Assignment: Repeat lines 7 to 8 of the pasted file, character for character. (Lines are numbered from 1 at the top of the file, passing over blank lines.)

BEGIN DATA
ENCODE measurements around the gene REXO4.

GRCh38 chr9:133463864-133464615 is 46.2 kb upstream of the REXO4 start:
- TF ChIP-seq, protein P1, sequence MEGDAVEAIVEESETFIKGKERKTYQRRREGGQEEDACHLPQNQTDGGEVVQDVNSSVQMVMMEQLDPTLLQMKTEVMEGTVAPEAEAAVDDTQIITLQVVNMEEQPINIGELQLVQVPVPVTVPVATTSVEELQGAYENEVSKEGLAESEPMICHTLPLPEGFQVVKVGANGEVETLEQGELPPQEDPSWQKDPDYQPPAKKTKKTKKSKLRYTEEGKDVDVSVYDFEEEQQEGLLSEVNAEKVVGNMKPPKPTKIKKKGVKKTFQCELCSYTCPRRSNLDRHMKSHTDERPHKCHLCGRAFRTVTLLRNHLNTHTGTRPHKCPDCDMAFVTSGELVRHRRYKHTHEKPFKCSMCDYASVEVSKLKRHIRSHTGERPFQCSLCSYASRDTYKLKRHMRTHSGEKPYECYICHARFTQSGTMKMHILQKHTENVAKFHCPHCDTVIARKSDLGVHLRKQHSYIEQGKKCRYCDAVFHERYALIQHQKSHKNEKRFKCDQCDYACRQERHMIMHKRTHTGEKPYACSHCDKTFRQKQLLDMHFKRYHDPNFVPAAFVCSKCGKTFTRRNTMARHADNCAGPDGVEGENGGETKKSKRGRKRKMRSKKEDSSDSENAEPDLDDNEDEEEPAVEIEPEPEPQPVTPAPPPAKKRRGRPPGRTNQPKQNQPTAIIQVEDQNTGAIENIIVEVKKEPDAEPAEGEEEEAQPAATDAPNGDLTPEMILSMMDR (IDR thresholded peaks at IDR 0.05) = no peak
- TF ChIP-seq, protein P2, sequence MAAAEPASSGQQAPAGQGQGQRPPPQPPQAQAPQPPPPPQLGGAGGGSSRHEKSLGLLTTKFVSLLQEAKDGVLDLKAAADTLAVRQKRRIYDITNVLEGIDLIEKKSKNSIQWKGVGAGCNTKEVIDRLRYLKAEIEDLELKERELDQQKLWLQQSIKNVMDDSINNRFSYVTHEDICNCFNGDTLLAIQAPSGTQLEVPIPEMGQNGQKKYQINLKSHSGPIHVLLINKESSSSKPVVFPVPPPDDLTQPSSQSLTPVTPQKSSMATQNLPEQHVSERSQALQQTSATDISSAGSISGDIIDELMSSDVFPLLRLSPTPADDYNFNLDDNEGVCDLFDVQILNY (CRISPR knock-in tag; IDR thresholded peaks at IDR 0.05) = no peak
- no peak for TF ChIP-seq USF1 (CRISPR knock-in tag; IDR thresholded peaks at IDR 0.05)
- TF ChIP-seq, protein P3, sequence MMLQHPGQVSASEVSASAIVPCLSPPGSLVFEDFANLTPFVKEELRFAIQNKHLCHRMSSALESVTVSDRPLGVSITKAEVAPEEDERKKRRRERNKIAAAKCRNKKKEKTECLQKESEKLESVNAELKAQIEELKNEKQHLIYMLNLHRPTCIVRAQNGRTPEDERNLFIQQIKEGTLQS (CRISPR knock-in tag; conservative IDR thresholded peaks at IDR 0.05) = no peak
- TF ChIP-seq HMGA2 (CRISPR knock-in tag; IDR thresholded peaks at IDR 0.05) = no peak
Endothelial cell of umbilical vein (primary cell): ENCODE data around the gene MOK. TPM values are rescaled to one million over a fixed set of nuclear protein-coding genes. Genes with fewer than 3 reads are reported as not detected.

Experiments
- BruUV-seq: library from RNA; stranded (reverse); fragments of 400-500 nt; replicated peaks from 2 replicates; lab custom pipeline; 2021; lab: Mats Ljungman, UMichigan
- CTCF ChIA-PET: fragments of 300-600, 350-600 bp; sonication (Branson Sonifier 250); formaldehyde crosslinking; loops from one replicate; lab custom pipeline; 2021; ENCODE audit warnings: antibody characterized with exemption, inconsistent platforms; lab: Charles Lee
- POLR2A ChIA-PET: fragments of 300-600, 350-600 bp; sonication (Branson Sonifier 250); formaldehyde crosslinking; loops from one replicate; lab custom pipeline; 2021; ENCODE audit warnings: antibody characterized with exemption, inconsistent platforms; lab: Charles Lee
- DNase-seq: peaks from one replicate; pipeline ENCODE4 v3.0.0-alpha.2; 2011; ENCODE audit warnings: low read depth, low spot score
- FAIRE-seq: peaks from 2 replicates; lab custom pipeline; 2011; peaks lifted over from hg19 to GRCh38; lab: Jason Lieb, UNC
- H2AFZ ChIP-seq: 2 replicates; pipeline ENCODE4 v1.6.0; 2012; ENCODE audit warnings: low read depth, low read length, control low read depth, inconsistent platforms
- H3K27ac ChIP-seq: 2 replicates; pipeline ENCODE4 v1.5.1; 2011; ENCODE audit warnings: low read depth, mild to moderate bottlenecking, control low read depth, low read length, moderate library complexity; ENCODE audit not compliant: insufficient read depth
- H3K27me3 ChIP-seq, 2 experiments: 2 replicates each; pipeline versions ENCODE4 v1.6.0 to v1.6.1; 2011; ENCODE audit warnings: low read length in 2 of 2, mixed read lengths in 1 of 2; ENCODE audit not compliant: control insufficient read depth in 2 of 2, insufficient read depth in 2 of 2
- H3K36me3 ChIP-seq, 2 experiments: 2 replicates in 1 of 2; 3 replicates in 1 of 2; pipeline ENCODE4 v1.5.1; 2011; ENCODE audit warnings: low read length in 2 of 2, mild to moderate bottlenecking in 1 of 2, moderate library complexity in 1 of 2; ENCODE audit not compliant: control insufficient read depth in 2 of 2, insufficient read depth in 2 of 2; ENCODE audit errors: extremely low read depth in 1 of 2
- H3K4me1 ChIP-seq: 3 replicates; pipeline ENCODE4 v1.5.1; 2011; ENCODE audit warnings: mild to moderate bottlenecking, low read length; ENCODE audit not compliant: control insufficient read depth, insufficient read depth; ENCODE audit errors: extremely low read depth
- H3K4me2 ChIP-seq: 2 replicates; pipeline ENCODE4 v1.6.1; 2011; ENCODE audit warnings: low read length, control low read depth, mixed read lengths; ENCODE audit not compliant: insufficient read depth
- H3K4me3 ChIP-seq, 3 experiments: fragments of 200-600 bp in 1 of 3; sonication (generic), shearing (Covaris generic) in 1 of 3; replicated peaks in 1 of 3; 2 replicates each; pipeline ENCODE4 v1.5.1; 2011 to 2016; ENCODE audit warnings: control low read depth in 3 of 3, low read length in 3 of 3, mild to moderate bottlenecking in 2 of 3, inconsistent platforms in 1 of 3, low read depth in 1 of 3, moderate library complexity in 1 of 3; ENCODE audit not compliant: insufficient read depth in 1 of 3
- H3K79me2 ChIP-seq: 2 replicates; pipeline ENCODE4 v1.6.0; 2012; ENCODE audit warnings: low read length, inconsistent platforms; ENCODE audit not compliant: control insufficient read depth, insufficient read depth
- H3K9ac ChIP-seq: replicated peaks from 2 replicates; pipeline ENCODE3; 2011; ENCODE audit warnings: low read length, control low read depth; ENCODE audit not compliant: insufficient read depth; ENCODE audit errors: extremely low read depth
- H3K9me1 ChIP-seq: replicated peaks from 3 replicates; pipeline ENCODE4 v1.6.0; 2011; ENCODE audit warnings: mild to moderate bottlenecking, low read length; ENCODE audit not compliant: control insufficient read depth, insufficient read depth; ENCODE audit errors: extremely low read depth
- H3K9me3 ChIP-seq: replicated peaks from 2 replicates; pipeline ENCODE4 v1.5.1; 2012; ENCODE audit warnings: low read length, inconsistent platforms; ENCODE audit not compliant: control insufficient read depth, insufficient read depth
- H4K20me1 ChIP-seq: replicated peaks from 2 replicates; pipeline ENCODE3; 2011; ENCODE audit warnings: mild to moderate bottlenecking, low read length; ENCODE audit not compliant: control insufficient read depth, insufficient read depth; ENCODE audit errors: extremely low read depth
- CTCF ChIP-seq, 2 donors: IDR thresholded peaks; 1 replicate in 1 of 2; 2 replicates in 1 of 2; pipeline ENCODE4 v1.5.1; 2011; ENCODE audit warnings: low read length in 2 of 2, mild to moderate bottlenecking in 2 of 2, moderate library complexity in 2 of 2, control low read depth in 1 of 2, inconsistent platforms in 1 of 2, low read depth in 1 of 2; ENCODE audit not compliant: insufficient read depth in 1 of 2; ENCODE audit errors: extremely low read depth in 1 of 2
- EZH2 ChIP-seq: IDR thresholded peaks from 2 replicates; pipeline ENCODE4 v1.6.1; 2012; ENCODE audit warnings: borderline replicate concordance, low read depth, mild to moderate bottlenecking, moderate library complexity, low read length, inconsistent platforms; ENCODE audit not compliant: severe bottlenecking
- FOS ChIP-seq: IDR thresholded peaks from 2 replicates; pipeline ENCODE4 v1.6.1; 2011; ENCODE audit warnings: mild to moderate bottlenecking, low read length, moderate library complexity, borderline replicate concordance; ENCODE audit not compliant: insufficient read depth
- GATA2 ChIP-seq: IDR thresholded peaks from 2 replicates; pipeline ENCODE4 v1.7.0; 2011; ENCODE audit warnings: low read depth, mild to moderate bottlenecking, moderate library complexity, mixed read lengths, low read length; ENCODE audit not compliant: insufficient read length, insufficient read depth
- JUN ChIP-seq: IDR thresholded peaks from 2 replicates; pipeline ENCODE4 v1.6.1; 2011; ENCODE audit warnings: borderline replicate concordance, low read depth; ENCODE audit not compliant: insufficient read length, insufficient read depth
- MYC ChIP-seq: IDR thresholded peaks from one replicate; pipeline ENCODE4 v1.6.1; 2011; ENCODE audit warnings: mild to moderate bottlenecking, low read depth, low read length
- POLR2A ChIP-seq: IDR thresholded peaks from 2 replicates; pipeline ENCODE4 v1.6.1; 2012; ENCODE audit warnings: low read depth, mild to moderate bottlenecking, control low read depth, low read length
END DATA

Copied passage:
- TF ChIP-seq HMGA2 (CRISPR knock-in tag; IDR thresholded peaks at IDR 0.05) = no peak
Endothelial cell of umbilical vein (primary cell): ENCODE data around the gene MOK. TPM values are rescaled to one million over a fixed set of nuclear protein-coding genes. Genes with fewer than 3 reads are reported as not detected.